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The slow road from serfdom: Labor coercion and long-run development in the former Russian Empire

Johannes C. Buggle and Steven Nafziger

No 22/2018, BOFIT Discussion Papers from Bank of Finland, Institute for Economies in Transition

Abstract: This paper examines the long-run economic consequences of Russian serfdom. Employing data on the intensity of labor coercion at the district level in just prior to emancipation in 1861, we document that a greater legacy of serfdom is associated with lower economic well-being today. Our estimates imply that increasing historical serfdom by 25 percentage points reduces household expenditure today by up to 17%. The analysis of different types of labor coercion reveals substantial heterogeneity in the long-run effects of serfdom. Furthermore, we document persistence of economic development measured by city populations over the period 1800 - 2002 in cross-sectional regressions and panel estimations. Exploring mechanisms, our results suggest that the effect of serfdom on urbanization in Imperial Russia was perpetuated in the Soviet period, with negative implications for structural change, the spatial distribution and productivity of firms, and human capital investment.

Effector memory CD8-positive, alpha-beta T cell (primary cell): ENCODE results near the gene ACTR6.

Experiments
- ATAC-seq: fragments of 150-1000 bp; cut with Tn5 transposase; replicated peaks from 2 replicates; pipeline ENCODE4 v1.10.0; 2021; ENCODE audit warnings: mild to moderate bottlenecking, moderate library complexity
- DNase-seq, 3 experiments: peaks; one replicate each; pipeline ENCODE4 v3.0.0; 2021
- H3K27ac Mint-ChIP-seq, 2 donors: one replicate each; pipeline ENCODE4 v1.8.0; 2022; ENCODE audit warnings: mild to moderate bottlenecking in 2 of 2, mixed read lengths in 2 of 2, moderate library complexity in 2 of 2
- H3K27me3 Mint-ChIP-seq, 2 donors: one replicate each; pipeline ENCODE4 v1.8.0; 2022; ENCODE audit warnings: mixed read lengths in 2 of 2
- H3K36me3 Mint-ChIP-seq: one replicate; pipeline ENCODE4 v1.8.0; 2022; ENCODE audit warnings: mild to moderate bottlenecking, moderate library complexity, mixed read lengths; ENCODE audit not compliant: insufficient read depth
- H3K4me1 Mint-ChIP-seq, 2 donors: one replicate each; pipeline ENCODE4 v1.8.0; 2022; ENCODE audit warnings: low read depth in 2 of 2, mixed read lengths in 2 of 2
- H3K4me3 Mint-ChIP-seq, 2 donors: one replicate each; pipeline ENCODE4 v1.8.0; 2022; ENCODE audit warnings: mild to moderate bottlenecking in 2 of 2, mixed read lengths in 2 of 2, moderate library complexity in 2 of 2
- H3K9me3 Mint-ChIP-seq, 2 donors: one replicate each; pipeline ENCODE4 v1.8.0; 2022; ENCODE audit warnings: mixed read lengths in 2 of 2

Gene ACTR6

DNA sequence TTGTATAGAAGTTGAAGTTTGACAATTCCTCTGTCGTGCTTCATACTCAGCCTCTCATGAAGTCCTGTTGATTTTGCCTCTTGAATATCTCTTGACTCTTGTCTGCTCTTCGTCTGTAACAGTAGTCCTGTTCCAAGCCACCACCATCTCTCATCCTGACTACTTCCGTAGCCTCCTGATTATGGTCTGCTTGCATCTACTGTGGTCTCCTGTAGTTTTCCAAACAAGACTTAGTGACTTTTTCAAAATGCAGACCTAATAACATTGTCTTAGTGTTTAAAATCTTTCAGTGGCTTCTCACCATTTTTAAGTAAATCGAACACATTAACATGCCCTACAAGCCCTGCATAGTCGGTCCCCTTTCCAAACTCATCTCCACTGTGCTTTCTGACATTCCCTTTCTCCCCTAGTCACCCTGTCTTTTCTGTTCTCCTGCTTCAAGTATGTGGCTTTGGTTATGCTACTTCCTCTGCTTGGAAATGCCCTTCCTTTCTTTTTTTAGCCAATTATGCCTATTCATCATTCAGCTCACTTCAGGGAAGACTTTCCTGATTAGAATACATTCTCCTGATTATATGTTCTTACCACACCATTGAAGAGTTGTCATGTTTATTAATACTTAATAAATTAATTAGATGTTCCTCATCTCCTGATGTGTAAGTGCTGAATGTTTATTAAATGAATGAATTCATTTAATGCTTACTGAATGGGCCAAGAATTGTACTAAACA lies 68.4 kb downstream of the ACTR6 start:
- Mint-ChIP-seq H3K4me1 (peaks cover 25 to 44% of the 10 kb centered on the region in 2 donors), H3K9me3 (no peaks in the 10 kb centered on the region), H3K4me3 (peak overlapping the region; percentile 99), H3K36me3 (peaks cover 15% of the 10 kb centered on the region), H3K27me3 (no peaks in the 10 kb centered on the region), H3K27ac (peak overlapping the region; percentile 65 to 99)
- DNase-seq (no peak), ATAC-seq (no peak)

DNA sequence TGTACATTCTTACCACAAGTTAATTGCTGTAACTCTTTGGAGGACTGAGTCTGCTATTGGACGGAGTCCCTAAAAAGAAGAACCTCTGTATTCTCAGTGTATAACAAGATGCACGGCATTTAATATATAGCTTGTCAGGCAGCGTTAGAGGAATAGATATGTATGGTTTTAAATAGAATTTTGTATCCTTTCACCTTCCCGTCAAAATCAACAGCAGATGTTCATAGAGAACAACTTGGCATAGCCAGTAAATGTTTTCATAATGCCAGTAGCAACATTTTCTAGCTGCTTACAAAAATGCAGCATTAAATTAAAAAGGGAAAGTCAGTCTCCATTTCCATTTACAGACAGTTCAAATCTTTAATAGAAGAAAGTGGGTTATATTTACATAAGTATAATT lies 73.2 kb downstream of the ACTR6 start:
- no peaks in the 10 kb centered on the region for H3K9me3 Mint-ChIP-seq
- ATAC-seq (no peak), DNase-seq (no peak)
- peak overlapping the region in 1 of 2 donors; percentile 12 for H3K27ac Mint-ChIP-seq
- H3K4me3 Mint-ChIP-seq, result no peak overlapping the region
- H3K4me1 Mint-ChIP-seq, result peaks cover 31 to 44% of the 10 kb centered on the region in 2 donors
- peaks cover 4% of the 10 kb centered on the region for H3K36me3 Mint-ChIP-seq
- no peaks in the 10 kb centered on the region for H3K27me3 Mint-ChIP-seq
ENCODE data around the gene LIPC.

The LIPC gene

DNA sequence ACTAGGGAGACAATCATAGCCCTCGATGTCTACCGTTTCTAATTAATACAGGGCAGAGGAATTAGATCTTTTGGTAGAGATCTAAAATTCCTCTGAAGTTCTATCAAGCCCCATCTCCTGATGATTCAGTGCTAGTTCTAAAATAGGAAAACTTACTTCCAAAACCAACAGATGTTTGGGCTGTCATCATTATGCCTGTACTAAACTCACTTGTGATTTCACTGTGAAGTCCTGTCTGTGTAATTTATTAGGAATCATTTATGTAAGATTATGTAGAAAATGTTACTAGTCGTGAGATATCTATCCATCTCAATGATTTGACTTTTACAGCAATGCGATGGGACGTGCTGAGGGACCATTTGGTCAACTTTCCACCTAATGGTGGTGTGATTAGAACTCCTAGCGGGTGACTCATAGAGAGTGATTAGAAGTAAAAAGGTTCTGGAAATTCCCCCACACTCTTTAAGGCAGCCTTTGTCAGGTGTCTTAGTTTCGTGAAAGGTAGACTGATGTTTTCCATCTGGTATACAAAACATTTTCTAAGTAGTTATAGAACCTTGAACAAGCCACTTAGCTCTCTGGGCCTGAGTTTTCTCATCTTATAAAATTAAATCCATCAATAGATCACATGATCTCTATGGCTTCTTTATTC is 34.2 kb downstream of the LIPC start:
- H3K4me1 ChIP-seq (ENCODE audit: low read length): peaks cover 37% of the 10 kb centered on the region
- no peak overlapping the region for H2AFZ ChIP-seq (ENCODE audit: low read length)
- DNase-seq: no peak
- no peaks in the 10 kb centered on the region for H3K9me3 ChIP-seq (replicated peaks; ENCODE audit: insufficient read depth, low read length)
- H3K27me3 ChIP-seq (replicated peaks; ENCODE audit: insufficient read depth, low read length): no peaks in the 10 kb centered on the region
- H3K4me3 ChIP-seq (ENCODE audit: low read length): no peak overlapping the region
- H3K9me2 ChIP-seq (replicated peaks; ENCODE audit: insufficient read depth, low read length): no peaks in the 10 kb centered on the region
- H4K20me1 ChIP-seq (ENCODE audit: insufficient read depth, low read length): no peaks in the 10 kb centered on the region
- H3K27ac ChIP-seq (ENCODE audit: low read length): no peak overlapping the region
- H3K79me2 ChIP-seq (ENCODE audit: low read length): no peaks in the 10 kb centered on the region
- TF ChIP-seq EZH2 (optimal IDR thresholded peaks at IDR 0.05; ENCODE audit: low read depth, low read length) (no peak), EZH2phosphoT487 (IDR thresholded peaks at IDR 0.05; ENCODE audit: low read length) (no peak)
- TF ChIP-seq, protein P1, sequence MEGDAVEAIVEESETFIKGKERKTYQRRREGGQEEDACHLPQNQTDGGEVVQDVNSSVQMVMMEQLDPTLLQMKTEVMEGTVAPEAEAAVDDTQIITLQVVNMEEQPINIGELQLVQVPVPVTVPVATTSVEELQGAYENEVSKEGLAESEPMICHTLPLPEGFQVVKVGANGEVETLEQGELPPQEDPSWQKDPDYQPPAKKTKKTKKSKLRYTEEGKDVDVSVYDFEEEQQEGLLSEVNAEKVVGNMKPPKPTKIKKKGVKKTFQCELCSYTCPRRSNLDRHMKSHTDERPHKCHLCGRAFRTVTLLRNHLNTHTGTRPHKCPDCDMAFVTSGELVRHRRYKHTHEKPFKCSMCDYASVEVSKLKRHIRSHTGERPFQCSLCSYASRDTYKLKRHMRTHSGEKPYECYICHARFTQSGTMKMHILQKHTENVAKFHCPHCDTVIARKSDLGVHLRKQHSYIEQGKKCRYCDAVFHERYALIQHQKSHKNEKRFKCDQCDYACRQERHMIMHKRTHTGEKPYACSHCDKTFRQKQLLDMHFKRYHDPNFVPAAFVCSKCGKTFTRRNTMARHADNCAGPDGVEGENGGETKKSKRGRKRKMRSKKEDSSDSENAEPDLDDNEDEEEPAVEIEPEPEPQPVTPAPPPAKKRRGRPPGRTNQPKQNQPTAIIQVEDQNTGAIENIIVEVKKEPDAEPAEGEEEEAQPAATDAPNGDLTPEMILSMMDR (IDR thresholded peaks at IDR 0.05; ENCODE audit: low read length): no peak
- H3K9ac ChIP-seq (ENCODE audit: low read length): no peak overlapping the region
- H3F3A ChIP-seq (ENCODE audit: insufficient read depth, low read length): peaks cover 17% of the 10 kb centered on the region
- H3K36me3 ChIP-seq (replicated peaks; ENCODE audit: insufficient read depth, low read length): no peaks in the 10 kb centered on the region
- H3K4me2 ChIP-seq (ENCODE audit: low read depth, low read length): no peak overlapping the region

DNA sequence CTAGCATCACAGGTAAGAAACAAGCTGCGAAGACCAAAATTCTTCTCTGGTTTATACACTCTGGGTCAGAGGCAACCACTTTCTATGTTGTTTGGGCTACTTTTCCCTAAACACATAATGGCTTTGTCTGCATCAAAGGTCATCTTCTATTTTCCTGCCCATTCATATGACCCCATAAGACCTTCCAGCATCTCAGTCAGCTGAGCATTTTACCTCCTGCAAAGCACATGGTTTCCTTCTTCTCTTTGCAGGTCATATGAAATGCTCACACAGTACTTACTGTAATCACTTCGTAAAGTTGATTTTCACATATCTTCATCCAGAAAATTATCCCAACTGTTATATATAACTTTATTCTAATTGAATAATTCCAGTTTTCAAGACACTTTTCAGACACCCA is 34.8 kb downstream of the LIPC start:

JEL-codes: N33 N54 O10 O43 (search for similar items in EconPapers)
New Economics Papers: this item is included in nep-cis and nep-his
Date: 2018-12-18
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